bucket showerTime is certainly flying by over here in Madagascar. Where once I was stranded with two cups of well water to rinse suds off of my entire body, I have now perfected a bucket-shower water distribution ratio (trademark pending). I’ve lost sight as to what parts of my skin have tanned, burned, or simply darkened as a result of the several layers of dirt that blanket its true pigment. In just two weeks, even my threshold of surprise for a taxi-brousse ride has been elevated. My first day’s journey with over 25 people seems pretty ordinary when you compare it to the time that I clung to a brousse’s roof rack and dangled on the side of the truck with four others. As the inside of the brousse had finally been filled to capacity, the drivers still wanted our business, and we still wanted a ride, this was a course of action consented to by all parties. Although the speed bumps (and interpretation of said speed bumps) could ignite the pulse and force a quick readjustment of hands and feet, everyone on the brousse had a laugh or at least a smile about the situation at some point. As the brousse chugged along, it occurred to me how if you disregard the amount of fuel that the refurbished engine is probably guzzling, its overachieving standards for transporting large amounts of people is a cool blend of environmentally friendly action and community building. Alas, these, and the wish to stay alive, are the thoughts of an environmentalist while clinging to a taxi-brousse.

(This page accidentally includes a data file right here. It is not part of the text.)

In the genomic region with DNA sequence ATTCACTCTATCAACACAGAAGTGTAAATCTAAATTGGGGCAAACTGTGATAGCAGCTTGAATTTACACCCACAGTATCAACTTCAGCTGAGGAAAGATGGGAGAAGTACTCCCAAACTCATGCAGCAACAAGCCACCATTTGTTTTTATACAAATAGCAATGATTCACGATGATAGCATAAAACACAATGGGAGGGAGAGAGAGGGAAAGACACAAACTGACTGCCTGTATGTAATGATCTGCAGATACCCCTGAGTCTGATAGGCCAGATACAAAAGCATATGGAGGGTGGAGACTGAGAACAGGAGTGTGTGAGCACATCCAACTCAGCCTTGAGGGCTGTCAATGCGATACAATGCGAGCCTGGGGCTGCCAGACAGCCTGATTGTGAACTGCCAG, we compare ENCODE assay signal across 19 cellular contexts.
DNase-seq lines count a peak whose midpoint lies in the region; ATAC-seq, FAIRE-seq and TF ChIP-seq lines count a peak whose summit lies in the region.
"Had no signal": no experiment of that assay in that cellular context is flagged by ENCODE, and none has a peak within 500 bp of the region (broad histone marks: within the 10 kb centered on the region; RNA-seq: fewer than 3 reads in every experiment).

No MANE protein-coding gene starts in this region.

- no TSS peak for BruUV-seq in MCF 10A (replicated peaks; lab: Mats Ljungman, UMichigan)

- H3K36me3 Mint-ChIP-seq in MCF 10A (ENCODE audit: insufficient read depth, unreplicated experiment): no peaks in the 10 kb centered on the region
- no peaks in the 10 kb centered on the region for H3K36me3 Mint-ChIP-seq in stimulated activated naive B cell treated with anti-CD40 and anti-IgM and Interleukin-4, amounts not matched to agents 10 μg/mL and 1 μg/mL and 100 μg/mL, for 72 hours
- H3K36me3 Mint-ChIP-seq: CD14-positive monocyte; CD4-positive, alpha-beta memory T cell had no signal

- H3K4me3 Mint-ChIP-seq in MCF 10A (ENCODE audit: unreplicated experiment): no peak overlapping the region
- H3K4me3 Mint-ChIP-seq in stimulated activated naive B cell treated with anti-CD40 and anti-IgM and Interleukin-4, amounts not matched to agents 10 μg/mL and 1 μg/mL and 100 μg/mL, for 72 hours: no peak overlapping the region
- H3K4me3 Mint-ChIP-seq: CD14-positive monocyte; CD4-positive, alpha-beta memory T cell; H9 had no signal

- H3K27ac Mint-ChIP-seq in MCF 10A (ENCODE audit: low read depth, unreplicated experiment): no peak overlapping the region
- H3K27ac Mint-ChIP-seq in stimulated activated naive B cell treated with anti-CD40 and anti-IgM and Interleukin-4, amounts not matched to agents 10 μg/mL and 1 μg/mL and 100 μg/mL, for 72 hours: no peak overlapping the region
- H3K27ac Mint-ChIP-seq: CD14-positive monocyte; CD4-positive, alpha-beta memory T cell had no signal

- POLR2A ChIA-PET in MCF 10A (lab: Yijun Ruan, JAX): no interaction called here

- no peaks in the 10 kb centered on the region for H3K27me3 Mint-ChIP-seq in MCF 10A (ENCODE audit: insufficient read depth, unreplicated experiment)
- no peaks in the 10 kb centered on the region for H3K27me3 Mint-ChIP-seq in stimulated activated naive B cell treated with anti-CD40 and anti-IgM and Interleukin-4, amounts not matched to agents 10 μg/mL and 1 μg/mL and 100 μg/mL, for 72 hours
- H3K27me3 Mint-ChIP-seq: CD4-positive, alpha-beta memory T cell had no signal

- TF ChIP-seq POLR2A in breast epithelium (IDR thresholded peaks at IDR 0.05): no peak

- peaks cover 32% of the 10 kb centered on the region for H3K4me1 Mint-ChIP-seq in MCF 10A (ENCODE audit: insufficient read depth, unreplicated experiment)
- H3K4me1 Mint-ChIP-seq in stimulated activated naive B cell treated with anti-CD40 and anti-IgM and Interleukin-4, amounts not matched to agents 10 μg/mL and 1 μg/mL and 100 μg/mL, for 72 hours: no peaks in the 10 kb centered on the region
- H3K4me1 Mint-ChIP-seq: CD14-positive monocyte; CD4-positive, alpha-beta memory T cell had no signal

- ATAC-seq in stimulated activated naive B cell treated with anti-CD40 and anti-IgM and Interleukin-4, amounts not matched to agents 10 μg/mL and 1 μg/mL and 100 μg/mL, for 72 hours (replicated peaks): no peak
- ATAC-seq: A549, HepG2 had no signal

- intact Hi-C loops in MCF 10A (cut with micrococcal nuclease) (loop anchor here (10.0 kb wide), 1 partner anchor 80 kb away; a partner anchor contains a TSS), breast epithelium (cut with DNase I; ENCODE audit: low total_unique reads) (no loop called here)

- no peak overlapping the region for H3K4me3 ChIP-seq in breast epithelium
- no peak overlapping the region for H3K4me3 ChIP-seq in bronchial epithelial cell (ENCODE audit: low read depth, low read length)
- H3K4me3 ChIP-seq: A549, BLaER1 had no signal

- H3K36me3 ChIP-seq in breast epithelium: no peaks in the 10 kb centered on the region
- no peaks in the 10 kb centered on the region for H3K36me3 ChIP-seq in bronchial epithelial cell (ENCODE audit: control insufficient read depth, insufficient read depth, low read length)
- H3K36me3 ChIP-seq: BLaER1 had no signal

This week in aquaculture, I helped to continue the therapeutic maintenance of our seaweed lines (it’s a mutualistic relationship), inputted data on regional turtle mortality (calculated by the recording of turtles that were sold in markets), and got involved in a session that focused on the goals and direction of the aquaculture program. Since aquaculture works closely with the communities where sea cucumber and/or seaweed initiatives have been started or are developing, there are many opportunities for interns to get involved in ground-level work. For example, when news arrived that a sea cucumber transfer was happening in the village of Andrevo, we were invited to go to the village and see how the process is carried out. Meeting one of the aquaculture staff members in the early evening, he guided us through Andrevo and introduced us to aquaculture farmers, technicians, and friends of Reef Doctor. Since the sea cucumber pens are most accessible at low tide, and sea cucumber behavior is most active at night, we had plenty of time to kill before the 11:30pm transfer. Thus our party of eight, composed of local technicians, Reef Doctor staff, farmers, a fellow intern and myself, walked to one of the village entry